On dry hair, alkaline substances open the cuticle. Relaxers, perms and hair color have an alkaline base, which is why they are applied to dry hair. When the cuticle opens, it allows for a concentrated chemical solution to enter the cortex and make changes to the curl pattern or color.

Closed for successful styling  

Healthy Hair Cuticle

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Healthy hair cuticle

The issue of closing the cuticle arises after every wash day. As stated earlier, water has opened the cuticle and, depending on your wash day routine, is now waiting to be closed up to resume its role of protection.

Conditioner is said to have the necessary pH to close an open cuticle and the best ones are designed to do just that. Your hair will actually feel softer when the cuticle is laying flat, or tightly closed.

Another way to close your cuticle is cold water. A cold water rinse after conditioning is reported by some to clamp shut those cuticle layers, while others say it has no effect but to make your shower unpleasant. Let me offer some anecdotal evidence that may persuade you to try your own experiment.

Living in a particularly cold climate, I often leave the house with wet hair. I’ve always let my hair air dry as an attempt to minimize frizz. On one notable occasion it was cold enough outside to cause my hair to freeze slightly, much like when you have a sculptural gel applied. Later in the day, while inside the warm comforts of my destination, I noticed a remarkable difference in the amount of shine and curl definition. Decidedly, a great hair day. Still looking for a way to replicate this without braving an icy cold shower, but I believe the cold works.

One other alternative way to close the cuticle that may rescue you from the cold rinse option is an apple cider vinegar rinse. Apple cider vinegar is acidic and helps to balance the pH of the hair. The perfect pH for hair is  5.5 – 6.5. Urbanbushbabies.com recommends a hair rinse recipe, consisting of 1/4 cup apple cider vinegar to 2 cups of water, to achieve a closed cuticle and increase overall shine.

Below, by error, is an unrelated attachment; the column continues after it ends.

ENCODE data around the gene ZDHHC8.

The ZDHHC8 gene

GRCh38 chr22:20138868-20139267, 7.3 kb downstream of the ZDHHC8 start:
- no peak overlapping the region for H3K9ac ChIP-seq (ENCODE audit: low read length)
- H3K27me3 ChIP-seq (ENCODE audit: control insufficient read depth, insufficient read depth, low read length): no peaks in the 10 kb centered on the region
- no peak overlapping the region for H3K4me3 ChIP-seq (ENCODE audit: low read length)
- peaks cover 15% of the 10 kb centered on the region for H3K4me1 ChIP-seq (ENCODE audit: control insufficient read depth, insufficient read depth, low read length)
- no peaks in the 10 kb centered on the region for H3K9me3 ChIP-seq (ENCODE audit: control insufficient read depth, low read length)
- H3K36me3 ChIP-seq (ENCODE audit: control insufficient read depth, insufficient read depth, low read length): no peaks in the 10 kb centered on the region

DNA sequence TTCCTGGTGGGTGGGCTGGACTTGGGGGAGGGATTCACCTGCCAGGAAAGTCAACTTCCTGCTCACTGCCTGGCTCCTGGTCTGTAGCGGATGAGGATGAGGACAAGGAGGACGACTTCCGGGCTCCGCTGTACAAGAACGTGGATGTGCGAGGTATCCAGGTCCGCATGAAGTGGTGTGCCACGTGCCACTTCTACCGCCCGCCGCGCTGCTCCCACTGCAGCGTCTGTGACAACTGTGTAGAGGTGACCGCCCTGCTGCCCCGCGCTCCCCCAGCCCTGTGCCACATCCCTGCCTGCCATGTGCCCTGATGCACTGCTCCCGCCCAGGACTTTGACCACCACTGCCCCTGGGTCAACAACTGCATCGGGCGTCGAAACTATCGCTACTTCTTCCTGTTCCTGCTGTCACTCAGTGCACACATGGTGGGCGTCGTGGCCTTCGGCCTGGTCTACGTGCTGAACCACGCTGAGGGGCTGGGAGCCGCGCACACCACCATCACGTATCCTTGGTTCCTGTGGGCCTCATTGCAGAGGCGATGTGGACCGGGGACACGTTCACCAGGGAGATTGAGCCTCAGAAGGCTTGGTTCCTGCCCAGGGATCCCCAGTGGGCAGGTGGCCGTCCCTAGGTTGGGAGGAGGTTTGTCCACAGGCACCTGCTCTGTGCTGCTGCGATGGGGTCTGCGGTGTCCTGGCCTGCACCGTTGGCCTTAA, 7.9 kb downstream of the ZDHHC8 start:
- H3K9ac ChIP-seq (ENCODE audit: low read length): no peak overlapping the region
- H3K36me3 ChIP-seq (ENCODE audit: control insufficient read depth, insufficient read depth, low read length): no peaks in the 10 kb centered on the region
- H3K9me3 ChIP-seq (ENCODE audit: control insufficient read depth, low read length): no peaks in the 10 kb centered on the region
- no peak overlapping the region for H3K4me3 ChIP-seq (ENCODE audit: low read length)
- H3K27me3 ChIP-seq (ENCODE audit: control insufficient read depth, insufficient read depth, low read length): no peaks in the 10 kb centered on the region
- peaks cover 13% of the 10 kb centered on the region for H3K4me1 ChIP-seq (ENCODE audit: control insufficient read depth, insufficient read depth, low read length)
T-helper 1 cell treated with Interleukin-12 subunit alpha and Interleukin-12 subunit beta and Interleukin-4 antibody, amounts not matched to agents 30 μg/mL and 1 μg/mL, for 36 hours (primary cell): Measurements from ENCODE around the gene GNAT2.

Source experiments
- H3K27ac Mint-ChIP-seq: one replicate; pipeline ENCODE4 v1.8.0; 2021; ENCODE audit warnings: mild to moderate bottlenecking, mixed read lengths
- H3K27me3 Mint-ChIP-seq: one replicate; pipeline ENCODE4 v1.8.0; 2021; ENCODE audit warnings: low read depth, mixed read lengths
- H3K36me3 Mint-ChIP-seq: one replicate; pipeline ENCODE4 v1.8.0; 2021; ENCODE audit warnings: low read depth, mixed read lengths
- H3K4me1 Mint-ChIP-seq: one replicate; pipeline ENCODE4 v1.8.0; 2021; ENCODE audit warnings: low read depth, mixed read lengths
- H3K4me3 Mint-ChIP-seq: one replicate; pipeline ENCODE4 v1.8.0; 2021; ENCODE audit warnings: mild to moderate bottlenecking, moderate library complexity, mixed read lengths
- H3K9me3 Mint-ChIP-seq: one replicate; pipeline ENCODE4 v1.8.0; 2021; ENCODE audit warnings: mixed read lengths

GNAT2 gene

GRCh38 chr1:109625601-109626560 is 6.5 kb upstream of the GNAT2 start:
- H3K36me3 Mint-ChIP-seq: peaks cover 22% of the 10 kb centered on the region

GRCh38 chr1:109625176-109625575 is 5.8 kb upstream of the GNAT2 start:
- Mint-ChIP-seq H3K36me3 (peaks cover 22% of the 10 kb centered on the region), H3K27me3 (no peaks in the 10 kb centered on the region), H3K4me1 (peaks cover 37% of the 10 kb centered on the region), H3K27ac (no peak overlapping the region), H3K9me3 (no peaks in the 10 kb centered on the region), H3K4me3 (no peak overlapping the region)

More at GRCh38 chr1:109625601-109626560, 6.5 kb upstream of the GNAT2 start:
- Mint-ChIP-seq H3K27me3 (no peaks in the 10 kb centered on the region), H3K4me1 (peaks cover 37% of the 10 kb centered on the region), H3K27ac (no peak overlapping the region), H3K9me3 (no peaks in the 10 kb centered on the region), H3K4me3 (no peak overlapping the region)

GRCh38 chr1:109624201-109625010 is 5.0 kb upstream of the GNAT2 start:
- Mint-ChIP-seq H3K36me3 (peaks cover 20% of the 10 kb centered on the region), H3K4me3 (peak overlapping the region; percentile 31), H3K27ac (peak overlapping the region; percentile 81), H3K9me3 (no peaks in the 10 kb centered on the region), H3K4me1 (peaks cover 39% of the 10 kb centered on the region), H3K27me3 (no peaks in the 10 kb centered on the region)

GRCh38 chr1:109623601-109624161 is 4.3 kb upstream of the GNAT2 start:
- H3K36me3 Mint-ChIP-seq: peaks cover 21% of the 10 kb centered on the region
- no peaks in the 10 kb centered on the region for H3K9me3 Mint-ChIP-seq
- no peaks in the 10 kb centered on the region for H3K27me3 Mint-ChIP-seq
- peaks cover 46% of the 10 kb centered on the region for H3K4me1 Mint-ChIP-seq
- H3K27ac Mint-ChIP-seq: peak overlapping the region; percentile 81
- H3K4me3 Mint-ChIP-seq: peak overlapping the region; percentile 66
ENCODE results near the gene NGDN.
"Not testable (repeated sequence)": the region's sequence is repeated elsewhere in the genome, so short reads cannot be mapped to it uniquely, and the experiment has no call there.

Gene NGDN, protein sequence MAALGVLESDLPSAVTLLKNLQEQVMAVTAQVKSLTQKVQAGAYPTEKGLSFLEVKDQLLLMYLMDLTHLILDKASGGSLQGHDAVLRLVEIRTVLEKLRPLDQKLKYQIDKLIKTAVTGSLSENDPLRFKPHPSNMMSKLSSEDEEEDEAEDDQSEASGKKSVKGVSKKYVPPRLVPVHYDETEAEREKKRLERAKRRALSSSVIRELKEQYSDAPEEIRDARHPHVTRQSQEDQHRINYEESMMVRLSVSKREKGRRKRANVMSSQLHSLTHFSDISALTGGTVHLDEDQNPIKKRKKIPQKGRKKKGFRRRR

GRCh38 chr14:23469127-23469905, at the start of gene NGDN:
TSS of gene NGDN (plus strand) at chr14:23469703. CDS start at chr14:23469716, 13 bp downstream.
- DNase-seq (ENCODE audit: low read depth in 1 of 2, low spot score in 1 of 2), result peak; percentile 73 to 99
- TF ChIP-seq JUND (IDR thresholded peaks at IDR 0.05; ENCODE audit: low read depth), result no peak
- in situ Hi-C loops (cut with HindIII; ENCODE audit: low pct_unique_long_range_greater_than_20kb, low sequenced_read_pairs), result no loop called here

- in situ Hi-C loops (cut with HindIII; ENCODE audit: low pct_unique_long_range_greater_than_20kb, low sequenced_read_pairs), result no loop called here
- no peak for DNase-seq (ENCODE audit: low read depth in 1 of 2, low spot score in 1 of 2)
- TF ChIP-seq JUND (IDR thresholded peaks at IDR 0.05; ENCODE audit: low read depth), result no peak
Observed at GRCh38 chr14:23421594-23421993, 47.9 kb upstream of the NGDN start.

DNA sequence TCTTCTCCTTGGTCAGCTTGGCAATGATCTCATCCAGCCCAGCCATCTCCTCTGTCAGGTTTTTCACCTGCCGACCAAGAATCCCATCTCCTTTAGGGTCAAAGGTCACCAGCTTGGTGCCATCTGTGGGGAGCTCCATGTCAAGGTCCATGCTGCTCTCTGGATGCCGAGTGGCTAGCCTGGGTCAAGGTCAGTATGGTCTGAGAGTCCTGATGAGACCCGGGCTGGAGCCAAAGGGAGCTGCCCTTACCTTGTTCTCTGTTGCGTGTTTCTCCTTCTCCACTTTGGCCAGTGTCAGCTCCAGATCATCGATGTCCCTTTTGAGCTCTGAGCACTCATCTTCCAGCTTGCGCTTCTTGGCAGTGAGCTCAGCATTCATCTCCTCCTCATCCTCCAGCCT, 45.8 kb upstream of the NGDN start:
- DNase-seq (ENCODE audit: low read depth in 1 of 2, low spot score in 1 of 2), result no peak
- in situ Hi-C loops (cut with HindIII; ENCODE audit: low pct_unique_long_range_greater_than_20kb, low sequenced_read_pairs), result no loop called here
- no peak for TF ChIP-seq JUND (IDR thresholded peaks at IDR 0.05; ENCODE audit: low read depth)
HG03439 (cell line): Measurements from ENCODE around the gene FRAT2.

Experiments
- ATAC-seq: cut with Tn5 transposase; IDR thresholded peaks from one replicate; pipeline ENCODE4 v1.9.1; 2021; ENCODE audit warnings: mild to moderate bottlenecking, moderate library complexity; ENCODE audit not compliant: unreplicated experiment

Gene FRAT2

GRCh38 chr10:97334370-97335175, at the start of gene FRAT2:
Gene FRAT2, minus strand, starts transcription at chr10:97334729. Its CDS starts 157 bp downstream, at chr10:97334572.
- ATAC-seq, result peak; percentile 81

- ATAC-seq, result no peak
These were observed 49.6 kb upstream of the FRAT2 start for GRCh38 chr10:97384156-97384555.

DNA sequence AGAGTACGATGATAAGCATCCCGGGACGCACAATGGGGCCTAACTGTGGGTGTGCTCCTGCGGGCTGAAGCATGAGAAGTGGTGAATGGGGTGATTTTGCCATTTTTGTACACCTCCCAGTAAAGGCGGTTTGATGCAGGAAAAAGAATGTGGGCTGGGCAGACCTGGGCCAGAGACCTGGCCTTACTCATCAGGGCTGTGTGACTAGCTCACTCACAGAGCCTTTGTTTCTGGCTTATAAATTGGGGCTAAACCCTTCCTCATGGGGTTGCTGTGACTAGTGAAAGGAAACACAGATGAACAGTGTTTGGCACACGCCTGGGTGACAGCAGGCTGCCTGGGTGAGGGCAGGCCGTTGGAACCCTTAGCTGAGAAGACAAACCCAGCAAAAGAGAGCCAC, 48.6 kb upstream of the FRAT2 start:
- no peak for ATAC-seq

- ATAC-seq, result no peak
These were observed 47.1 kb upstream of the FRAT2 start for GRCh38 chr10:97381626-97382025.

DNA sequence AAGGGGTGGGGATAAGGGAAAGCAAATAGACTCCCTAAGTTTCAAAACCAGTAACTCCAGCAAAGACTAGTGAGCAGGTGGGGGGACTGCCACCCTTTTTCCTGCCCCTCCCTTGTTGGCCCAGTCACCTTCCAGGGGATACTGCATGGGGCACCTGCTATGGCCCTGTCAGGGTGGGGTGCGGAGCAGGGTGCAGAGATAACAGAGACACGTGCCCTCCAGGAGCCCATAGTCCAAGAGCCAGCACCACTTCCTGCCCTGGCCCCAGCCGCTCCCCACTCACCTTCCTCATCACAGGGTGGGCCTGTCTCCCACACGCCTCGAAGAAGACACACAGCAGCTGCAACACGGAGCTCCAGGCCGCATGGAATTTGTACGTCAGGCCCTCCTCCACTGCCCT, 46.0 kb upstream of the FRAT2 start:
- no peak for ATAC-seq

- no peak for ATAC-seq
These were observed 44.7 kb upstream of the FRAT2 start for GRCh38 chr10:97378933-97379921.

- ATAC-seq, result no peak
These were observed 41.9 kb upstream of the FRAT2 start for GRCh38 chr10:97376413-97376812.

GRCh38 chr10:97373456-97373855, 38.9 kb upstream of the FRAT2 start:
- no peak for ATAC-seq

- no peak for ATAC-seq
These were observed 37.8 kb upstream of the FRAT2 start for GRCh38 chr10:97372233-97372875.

FLARED CUTICLE

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Do you have hair-raising cuticle damage?

Since the cuticle makes up the external layer of your hair strand, when it’s damaged you know it. Hair that feels rough to the touch, dry or brittle is more than likely suffering from a damaged cuticle. Existence of split ends provides definitive evidence of a damaged cuticle.

Damage to the cuticle happens, in part, through exposure to environmental factors, but is most likely due to personal styling practices, including chemical treatments. Damage tends to build up over time and can start out with minor chipping in the cuticle that later expands into greater weakness of the hair strand because of the gap created in the armor.

When you first see signs of split ends, the best thing to do is have your hair trimmed above the point where the split end starts. This will prevent the separation from traveling up the shaft and along the length of your hair.

Other signs of cuticle damage can be identified through hair breakage. When the cortex gets dried out, the dryness also permeates the cuticle. To look at it up close, you would see definite signs of cracking. Any point of cracking is like a fault line. This means where a crack appears, a break can, and probably will, follow. Excessive blow dryer use and hot styling tools tend to be the cause of these extreme drying conditions.